62. moonlight, are you even reading the comments addressed to you?! Some people are trying to have a constructive discussion, and you are taking it very personally. Foreigners come to this site to learn about China, I suggest you take this opportunity to engage in a constructive discussion. Why don’t you participate in the “global community” by working together to increase our understanding of each other? Surely this is more useful than angry name-calling.

  63. sorry, I try to be more engaging with discussion when I am more awake. I probably sounded angry but I am not angry at all. It just happens sometime when I write my words tend to be more harsh than I wanted. good day to all you guys over there. This is 3.00 am in Madison, WI.

  64. Having read all the comments, I see a trend here. Chinese ‘patriots’ see someone who might be somewhat critical of weekends’ protest — obviously, because the critics are Western, are anti-China and want to keep it down in favour of Japan. I think these nationalists need to calm down, step back, and see what people are really saying. For one, no one is denying that Japan’s invasion and subsequent atrocities committed in China were anything less than horrible and reprehensible. Second, Japan is not blameless in how they have dealt with their history. No one’s perfect. Third, the mob behaviour does a disservice to the Chinese people. You know how to behave better than that. We would respect you much more, too. Respect is not earned by knee-jerk responses and nationalistic posturing.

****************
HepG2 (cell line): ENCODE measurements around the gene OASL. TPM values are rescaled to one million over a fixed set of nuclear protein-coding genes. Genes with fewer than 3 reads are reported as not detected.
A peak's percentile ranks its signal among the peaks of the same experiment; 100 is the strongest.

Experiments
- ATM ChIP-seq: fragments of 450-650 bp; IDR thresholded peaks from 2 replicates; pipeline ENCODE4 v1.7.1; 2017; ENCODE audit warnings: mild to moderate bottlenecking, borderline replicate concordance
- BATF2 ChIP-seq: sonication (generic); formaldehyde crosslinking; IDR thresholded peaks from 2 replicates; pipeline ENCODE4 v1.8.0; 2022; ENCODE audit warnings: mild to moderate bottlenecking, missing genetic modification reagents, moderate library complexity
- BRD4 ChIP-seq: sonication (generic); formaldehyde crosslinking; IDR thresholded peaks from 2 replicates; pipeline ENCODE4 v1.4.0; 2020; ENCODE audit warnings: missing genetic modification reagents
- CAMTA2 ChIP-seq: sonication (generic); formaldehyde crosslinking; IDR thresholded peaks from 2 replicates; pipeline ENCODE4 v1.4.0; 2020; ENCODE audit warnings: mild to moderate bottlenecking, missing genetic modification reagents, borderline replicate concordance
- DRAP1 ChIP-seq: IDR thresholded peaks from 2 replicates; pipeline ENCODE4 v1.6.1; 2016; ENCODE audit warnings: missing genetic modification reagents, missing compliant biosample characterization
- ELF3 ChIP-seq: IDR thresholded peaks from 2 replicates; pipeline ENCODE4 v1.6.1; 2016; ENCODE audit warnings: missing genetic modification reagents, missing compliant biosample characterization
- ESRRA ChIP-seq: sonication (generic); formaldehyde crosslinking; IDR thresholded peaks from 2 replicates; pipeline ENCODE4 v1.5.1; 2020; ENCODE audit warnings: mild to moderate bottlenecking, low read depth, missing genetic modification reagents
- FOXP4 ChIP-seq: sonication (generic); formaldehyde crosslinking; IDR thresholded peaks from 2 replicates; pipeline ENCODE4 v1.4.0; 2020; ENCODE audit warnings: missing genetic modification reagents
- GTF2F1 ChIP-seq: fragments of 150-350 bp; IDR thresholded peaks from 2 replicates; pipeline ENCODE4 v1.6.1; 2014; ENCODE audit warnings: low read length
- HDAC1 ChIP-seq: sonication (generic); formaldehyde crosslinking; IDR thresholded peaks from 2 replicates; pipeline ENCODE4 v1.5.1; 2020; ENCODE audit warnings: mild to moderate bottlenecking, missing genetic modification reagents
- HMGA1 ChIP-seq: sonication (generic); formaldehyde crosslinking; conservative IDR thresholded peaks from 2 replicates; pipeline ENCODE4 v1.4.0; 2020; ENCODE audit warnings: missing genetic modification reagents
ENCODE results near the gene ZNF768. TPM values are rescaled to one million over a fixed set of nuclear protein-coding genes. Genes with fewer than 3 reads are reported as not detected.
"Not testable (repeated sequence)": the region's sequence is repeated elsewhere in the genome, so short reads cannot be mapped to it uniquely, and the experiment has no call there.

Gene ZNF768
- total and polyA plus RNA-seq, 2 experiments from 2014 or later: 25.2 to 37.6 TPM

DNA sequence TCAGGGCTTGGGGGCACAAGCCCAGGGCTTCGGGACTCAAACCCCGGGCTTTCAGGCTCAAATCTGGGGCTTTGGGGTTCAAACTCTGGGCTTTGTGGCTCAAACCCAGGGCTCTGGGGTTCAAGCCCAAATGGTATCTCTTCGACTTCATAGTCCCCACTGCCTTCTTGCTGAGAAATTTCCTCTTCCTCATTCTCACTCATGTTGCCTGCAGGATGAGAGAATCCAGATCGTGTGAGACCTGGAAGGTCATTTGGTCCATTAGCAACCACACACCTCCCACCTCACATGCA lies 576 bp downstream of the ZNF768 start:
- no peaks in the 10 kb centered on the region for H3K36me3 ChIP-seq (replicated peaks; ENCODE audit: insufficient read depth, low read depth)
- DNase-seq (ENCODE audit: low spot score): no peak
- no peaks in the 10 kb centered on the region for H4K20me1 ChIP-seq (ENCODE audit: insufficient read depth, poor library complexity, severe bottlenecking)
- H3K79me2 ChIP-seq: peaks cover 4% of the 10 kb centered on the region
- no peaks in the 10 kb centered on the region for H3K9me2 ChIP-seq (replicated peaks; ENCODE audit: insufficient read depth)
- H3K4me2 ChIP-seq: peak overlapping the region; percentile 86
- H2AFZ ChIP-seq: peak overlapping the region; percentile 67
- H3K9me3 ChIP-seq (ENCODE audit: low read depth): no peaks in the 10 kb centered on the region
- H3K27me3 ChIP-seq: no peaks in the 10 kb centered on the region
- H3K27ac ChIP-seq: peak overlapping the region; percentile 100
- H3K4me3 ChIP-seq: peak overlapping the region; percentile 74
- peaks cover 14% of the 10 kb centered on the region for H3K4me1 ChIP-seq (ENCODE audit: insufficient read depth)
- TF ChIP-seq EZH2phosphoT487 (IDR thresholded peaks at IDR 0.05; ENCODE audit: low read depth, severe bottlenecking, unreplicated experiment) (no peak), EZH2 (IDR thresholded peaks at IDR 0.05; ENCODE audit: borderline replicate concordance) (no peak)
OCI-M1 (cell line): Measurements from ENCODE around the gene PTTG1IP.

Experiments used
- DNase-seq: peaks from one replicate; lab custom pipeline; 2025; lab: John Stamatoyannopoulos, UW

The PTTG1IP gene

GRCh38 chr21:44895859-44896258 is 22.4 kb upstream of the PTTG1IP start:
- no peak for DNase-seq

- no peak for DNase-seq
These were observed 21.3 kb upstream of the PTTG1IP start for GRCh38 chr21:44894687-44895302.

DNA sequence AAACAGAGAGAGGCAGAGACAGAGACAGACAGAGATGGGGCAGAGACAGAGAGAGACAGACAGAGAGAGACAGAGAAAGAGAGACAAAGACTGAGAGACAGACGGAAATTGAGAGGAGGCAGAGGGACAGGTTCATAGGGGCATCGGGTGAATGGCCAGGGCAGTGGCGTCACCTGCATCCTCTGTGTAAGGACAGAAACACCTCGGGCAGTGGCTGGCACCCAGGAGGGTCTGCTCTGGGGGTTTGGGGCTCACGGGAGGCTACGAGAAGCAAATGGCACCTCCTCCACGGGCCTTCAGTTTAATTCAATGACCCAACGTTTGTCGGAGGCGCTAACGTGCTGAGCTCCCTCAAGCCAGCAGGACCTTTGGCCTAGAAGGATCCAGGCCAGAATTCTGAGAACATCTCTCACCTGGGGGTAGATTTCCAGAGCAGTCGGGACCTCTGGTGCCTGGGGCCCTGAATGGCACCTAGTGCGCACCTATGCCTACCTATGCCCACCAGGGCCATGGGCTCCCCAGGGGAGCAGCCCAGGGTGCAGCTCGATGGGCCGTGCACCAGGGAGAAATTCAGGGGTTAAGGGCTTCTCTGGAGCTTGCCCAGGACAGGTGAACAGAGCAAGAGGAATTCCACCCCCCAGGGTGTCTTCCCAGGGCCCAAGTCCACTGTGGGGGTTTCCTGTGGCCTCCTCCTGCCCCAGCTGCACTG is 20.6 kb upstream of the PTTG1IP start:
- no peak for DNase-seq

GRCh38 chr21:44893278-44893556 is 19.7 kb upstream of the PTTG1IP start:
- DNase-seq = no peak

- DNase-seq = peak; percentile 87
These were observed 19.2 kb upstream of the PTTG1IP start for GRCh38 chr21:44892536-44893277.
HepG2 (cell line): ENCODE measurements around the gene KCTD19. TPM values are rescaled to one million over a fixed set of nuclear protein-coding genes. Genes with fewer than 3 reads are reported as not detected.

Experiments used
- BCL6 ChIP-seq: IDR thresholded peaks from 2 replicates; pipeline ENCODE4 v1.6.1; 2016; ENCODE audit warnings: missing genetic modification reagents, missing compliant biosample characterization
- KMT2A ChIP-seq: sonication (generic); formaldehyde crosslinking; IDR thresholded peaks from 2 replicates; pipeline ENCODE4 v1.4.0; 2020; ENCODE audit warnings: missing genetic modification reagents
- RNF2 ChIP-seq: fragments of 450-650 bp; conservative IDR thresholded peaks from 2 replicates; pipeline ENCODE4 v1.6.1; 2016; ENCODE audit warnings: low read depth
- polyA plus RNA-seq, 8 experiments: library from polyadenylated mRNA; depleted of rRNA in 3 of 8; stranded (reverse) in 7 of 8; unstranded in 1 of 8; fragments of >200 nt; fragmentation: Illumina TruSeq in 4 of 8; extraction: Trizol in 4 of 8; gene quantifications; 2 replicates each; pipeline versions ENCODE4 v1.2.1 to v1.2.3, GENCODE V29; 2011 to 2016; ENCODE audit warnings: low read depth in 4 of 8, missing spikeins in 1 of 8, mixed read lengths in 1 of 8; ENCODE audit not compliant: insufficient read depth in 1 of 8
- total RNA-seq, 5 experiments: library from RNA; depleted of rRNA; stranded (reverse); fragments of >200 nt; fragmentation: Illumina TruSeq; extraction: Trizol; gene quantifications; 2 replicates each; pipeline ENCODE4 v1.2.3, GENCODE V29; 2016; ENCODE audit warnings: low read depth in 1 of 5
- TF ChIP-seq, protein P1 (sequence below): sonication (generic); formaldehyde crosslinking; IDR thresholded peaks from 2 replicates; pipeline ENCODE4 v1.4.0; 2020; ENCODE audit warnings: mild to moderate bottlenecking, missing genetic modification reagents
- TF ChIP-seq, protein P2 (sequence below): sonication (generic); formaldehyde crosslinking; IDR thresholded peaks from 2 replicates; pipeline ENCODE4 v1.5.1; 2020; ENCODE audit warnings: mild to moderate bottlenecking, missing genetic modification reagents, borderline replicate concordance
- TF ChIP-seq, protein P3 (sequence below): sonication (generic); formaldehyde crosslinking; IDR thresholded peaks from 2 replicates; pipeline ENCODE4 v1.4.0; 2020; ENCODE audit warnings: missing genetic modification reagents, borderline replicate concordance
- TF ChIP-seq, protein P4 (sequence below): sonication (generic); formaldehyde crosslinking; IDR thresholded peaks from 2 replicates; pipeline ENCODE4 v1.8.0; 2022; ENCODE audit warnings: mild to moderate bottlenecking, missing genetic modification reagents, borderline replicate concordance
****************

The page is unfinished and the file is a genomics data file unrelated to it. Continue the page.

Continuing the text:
65. Henry: Please recall that before/during/after the US invaded Iraq, millions of “civilized” Americans took to the streets to protest their government’s unjust actions. And when they protested, they didn’t destroy others’ property or attack innocent bystanders. It’s not about economic strength and prosperity — it’s about decency.

  66. Moonlight, what are you sorrying for?? Sorry for speak out how you exactly feel that annoyed a few people here?? Well, THAT’S JUST TOO BAD! Let them be. I remember a great American President used to say ” Oh this issue, you are either with us or against us ” Oh WAIT !!… I guess we can’t say that because we are Chinese, we don’t have the freedom of speech in China.

    Andrea, did I hear you say No one’s perfect ?? Oh, let me take a look again, I am taking out of content. You said No one is perfect when you were talking about Japan in how they have dealt with their history. Aha… Let’s see the third point you made “Third, the mob behavior does a disservice to the Chinese people. You know how to behave better than that” Oh…. when a few mobs out of that hundred thousands marched behave badly then it’s a discredit and disservice to the entire Chinese people?? Where is the theory of No one is perfect this time around?? “You know how to behave better than that”, well exactly what kind of the better behave do you expect?? and mind me asking who do you think you are to expect ” Better Behavior ” from the Chinese??